I wanted to find something different to do professionally. I didn’t feel I was really learning or teaching much of anything useful. I was spending most of my time analyzing the same statistics – cows and calves on farms and ranches, cattle in feed lots, slaughter numbers, live prices, wholesale prices, carcass weights, etc. – over and over again. The numbers changed – every quarter, every month, every week, and sometimes every day, but they were always the same basic statistics. I was a college professor, but my work wasn’t that much different from a worker on an assembly line. Each day the assembly line started again with a new batch of numbers that I had to do the same things to as I had done the day before, and the day before that, for as long as I could remember. The assembly line worker at least has a sense that he or she is producing something useful. I didn’t.
In the 1980s, agriculture was in crisis and I, as an economist, was beginning to get the feeling that I was at least partially responsible. We had lured farmers onto the technology treadmill with the promise of profits, knowing that any profits they made would be short-lived. We knew that with each new round of technology they would have to farm more land, feed more cattle, buy more equipment, and hire more workers – just to survive. We knew that with each new round of technology some farmers would be forced to fail, not necessarily because they were inefficient or reluctant to change, but just because some had to fail so others could succeed. Wasn’t there something wrong here? Could anything that was so bad for farmers really be good for society?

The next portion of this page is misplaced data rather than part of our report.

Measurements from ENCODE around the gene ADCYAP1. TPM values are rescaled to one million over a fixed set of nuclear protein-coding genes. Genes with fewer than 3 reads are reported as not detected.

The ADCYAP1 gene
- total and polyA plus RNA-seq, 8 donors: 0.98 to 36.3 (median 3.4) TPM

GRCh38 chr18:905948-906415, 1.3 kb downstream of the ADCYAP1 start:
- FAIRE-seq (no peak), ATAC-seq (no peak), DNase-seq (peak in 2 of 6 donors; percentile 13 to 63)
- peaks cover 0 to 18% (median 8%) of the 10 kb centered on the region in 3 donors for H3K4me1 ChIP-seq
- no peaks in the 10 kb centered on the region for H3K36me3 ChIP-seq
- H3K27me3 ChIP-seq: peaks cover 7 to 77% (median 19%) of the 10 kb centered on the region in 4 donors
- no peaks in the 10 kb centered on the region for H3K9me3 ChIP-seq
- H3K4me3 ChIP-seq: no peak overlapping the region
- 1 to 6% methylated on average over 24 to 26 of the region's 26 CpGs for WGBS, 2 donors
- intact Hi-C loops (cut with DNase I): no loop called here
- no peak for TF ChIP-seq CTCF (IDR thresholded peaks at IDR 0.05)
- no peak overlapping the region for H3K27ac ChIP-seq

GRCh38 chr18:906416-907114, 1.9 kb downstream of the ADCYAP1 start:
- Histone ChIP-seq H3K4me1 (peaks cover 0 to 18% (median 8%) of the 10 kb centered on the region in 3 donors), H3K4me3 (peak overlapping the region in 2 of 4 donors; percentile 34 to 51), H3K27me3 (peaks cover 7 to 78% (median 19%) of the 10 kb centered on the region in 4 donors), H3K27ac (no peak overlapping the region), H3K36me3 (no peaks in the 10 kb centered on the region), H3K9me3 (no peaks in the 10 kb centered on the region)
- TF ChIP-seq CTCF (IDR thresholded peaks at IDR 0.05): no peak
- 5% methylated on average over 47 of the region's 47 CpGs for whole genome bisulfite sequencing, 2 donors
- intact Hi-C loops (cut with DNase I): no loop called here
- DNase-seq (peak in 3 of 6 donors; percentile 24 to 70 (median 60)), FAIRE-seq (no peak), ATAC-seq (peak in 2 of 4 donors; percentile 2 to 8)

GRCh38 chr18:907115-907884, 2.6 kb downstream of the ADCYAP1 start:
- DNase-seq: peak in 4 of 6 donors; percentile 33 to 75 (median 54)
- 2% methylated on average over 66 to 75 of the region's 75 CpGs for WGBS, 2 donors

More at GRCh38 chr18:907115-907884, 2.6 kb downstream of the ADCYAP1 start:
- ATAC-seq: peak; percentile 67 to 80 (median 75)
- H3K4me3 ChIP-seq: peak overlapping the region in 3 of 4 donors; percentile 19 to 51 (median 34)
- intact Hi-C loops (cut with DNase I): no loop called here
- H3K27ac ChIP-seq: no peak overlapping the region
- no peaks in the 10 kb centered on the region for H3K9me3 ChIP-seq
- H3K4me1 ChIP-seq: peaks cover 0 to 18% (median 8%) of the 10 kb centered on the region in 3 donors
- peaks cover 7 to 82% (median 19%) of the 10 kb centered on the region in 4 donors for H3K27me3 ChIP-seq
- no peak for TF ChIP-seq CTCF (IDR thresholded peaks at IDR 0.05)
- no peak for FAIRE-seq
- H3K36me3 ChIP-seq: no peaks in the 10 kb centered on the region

My family was also disillusioned by the boom and bust society of Oklahoma. My twin daughters were completely turned off by what instant wealth had done to the kids in their school during the Oklahoma oil boom – and my kids were a long way from poor. Expensive clothes and jewelry became the symbols that separated the elite from the commoners, even in junior high. My daughters were repulsed by the hoity toity attitudes that kids took on just because their parents, all of a sudden, had lots of money. To this day, my daughters have no respect for those who measure status in terms of such things as clothes, cars, jewelry, and money. My wife found that the initially hospitable social environment of Oklahoma was neither durable nor forgiving. We invited people to our house but we were rarely invited to theirs. I was so tied up in my work, traveling almost constantly, that I didn’t take very good care of my family or any other social relationships. I might have been working for a university rather than a corporation, but I had become an organization man, through and through. My work was my life and it was killing me.